26. Too bad. What you've heard isn't true. It's just a skill learned like any other. Probably easier to learn to gas weld sheet well than MIG sheet well. But it's easy and fast to learn MIG half assed.

    But you can make it work. Good fit up and clean all surfaces. Learn on scrap, then move to the car. Follow the rest of the advise in this thread. Good luck.
     
  27. Mig welding has such a bad rep and for what I am not sure......it is precise- it is strong.

    it will weld when the back side is dirty-rusty and contaminated with paint or even undercoating....whats to bitch about?

    turn the heat to the correct setting =get the gaps as good as ya can=and all is possible....we all cant have a tig and we really do not need one for patch panel repair.....
    I think the most common thing causing problems with Mig users is the small 110 underpowered machines and also using .023 wire results in gobbed up weld beads, a 1/2" tall.....

    Here is a picture of a simple example of how you can weld thin steel to thin steel[Taiwan replacement quarter panel] with controlled heat.....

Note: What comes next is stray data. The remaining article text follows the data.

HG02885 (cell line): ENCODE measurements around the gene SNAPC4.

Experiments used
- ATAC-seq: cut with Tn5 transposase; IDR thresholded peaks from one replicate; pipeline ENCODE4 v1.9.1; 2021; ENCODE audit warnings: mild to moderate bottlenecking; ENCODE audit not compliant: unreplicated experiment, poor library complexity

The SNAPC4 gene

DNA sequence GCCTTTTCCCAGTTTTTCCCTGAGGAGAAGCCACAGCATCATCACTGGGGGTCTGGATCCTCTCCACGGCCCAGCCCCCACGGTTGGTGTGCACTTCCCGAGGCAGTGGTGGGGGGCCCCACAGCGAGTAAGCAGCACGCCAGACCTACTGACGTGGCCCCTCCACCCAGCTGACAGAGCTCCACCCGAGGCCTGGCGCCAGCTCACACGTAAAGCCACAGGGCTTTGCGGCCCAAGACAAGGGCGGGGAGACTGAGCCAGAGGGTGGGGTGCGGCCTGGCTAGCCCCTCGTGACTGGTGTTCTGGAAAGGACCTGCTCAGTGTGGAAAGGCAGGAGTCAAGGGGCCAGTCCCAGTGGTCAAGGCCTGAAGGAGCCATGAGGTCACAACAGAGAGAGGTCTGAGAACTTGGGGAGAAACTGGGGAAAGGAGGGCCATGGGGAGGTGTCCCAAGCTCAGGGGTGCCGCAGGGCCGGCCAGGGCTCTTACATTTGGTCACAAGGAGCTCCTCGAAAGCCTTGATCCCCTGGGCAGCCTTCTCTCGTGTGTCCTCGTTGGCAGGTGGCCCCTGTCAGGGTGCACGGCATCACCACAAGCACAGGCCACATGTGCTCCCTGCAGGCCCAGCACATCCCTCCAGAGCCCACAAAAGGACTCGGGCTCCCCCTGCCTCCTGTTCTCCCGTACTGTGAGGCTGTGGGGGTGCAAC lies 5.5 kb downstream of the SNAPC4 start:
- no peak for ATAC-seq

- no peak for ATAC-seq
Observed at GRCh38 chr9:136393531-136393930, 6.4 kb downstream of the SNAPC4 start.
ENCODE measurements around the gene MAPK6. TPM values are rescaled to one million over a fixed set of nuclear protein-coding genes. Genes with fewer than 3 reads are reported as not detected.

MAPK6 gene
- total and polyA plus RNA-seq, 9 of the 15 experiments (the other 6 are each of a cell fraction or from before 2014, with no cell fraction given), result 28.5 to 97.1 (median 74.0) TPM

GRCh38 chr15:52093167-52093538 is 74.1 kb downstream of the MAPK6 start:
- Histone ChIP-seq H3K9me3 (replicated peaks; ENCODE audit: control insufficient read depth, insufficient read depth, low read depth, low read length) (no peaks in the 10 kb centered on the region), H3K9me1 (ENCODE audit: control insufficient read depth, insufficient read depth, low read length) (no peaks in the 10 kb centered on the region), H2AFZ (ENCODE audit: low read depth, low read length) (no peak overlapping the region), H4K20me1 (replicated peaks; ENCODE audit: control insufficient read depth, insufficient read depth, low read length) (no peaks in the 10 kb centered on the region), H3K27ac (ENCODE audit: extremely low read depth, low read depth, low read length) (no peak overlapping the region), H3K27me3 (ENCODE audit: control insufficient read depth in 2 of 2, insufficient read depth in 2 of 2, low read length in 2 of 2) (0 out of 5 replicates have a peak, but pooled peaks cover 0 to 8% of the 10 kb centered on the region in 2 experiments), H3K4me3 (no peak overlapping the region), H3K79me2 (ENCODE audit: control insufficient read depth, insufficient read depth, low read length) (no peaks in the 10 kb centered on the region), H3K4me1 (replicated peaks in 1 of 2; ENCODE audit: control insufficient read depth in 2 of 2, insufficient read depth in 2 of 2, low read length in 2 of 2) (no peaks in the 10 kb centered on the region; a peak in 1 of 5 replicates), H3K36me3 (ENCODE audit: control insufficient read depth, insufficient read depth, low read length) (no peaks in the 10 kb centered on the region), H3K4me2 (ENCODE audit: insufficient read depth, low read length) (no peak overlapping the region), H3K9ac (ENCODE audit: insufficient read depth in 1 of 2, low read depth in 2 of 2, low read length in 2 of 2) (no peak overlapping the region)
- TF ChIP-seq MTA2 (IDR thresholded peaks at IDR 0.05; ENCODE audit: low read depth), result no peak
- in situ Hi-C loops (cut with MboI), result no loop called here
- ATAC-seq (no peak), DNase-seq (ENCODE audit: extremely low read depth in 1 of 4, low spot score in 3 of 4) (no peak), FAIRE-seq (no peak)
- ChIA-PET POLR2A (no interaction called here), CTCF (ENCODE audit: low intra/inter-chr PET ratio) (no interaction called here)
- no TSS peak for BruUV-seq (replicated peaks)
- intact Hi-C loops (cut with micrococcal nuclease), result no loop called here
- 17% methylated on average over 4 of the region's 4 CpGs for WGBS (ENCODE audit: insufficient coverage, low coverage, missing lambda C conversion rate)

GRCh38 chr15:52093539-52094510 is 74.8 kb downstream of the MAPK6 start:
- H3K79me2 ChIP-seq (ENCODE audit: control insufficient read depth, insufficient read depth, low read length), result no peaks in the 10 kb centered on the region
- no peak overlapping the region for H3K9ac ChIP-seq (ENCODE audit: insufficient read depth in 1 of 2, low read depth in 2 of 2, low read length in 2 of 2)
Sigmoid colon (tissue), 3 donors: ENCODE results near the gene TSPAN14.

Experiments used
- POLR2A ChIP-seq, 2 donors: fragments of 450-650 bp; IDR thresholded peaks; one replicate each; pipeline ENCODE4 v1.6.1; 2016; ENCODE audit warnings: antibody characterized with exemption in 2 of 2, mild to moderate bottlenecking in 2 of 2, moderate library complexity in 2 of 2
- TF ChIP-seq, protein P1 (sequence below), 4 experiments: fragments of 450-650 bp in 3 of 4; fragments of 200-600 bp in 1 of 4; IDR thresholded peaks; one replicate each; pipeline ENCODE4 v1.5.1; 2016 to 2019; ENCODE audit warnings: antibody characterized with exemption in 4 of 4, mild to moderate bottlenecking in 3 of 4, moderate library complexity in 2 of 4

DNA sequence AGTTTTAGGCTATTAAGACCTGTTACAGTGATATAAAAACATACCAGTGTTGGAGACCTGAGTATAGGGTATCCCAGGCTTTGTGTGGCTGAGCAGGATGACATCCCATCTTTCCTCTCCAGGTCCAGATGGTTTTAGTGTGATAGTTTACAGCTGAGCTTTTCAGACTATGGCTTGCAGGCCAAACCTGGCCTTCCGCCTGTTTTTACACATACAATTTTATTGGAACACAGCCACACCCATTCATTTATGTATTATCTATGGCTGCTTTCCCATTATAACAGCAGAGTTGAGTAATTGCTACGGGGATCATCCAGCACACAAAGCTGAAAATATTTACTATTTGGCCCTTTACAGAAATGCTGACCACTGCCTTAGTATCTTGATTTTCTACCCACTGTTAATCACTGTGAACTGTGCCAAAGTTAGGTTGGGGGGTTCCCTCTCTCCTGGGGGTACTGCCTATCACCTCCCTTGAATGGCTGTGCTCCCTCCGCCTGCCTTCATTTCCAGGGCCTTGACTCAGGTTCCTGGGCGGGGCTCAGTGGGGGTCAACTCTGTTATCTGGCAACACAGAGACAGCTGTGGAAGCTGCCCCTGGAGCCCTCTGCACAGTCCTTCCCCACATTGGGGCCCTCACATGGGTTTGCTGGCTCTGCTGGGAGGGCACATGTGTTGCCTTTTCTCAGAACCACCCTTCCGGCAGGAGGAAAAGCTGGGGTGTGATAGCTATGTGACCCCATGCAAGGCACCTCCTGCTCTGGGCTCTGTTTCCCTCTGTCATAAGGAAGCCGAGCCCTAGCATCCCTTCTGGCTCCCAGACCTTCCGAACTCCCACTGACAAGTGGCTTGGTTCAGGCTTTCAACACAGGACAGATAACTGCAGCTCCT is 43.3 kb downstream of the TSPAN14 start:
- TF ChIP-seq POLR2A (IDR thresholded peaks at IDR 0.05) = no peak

notice the seam is in a corner and I didn't even clean the paint off to start,but when it was done the paint is not burnt off even a 1/4",but it is securely welded together....try that with a Tig,or Oxyacetylene=even the black coating isn't burnt off....this was welded with my 220 Mig set on#2 heat and#3 wire speed[.030 wire]
    I did not run beads /just spots.......

    I did have to touch up a couple pinholes but its bodywork/not critical suspension parts....what else does one need on old car body repairs?
     

    Attached Files:

    Last edited: Jul 31, 2013
  28. ebfabman
    Joined: Mar 10, 2009
    Posts: 664

    ebfabman

    The OP was asking about butt welding with a mig.
     
  29. I thought that was what I just showed a 24" joint irregular butt joint welded with a mig..... you can post something yourself if it would show it better.........



     

Share This Page

Register now to get rid of these ads!

Archive

Copyright © 1995-2021 The Jalopy Journal: Steal our stuff, we'll kick your teeth in. Terms of Service. Privacy Policy.

Atomic Industry
Forum software by XenForo™ ©2010-2014 XenForo Ltd.